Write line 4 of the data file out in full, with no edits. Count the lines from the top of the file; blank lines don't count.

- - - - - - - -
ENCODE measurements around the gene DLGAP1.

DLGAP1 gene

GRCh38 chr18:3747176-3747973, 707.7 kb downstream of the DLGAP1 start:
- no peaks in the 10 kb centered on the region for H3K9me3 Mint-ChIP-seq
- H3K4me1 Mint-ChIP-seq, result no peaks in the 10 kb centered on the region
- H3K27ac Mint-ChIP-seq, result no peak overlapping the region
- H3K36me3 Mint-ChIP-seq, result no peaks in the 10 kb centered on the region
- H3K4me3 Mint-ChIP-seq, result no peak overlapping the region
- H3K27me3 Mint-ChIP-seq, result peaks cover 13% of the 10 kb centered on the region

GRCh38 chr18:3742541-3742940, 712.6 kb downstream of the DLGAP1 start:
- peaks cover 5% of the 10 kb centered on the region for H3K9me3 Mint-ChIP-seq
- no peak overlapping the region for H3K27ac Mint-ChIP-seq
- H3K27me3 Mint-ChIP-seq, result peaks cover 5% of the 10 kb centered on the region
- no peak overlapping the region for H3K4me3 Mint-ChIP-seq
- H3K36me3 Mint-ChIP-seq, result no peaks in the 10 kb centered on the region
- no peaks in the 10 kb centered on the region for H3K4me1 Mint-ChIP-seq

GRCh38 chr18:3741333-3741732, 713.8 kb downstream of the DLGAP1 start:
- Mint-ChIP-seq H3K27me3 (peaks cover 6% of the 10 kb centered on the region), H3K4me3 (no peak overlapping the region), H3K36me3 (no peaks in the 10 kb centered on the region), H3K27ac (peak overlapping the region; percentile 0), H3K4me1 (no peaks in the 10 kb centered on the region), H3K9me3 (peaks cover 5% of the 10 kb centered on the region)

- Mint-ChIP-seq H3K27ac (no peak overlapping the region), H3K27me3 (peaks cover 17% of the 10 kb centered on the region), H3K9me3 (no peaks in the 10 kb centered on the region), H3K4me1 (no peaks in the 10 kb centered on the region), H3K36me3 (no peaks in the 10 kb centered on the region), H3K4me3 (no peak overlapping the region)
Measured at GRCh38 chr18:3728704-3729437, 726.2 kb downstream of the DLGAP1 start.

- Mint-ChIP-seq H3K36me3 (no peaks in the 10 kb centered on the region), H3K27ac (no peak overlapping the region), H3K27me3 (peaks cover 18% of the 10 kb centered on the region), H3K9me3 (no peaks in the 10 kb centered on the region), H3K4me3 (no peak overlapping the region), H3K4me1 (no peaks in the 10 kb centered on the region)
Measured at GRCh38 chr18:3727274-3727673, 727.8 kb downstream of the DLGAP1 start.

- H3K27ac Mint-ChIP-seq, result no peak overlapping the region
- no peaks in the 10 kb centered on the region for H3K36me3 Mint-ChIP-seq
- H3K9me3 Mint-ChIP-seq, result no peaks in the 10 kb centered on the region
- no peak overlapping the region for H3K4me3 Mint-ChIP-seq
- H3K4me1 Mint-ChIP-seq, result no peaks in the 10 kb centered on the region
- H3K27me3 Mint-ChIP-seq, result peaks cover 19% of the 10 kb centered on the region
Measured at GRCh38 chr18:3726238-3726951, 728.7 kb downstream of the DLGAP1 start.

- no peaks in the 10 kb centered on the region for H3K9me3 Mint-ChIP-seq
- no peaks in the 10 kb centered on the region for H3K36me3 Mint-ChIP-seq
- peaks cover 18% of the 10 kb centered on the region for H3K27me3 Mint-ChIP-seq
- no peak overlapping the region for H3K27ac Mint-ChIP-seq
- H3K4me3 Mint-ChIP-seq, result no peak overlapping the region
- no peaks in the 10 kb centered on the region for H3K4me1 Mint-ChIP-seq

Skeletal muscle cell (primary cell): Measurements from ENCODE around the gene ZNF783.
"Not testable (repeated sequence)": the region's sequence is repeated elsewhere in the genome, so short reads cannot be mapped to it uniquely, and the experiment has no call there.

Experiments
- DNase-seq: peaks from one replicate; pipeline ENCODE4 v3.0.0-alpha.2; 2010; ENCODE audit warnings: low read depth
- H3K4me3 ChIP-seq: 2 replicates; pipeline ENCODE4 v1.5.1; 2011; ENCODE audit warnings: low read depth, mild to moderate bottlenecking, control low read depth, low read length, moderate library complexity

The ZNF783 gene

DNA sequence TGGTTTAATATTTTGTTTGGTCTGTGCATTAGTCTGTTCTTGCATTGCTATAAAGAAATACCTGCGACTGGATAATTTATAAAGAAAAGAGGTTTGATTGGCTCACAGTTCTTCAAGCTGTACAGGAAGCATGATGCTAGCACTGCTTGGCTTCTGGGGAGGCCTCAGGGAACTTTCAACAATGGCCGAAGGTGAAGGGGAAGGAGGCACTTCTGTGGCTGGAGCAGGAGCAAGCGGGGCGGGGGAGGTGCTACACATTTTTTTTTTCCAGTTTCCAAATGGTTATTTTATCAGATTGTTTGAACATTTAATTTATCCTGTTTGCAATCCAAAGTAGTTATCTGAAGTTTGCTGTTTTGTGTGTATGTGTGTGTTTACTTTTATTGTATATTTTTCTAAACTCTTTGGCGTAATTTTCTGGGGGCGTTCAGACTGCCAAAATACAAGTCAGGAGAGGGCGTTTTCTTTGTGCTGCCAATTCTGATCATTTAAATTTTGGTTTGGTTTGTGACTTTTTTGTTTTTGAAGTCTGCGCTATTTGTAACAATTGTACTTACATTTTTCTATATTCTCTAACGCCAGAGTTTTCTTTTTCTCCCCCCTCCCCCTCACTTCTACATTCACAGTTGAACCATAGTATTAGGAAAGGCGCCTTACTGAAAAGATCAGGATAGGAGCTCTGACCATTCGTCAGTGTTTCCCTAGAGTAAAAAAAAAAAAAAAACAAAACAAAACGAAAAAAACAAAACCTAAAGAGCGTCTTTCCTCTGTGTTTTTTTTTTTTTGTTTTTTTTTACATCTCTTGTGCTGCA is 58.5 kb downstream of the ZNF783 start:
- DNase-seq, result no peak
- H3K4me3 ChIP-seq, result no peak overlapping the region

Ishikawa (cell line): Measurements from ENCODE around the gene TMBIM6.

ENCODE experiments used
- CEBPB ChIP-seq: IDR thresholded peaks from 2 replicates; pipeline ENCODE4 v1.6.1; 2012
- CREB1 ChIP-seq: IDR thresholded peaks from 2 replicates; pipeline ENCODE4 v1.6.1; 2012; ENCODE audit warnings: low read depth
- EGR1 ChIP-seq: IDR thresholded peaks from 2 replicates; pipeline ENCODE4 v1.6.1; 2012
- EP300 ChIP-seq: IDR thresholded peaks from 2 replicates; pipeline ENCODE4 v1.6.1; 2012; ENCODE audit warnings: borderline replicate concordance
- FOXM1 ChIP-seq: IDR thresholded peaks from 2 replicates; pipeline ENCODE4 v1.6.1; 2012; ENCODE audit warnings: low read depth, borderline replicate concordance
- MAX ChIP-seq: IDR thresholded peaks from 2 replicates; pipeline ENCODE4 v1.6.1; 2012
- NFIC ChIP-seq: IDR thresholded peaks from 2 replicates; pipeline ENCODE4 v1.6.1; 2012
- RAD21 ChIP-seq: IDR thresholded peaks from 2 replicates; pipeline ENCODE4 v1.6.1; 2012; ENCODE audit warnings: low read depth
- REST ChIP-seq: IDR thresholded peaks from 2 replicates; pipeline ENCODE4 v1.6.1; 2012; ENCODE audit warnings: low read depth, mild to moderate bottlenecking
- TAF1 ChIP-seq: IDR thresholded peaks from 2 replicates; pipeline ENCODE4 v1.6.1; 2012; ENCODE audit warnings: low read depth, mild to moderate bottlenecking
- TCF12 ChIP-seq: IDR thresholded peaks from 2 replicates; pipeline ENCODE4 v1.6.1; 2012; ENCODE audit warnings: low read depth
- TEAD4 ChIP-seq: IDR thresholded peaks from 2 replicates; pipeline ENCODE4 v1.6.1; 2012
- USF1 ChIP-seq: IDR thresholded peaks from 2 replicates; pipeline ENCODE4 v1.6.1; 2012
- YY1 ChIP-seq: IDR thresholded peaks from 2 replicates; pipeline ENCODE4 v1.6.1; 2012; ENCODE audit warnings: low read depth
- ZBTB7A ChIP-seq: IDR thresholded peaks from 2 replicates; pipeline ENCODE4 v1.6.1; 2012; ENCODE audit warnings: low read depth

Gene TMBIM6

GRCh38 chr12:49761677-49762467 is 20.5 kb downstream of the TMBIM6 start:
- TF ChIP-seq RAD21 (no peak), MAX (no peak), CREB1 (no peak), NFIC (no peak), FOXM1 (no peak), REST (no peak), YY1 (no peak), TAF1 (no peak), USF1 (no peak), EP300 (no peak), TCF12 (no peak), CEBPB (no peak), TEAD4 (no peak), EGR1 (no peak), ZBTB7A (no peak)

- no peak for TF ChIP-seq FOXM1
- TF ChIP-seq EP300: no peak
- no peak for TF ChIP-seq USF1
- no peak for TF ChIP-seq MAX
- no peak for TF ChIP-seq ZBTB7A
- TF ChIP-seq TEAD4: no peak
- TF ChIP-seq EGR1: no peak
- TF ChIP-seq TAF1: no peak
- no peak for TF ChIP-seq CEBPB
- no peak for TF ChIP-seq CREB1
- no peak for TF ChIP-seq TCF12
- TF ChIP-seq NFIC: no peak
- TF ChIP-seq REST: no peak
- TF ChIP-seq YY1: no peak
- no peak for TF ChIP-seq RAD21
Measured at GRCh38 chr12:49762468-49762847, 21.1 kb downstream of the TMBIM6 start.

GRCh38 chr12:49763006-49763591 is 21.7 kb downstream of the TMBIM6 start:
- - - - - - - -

- no peaks in the 10 kb centered on the region for H3K9me3 Mint-ChIP-seq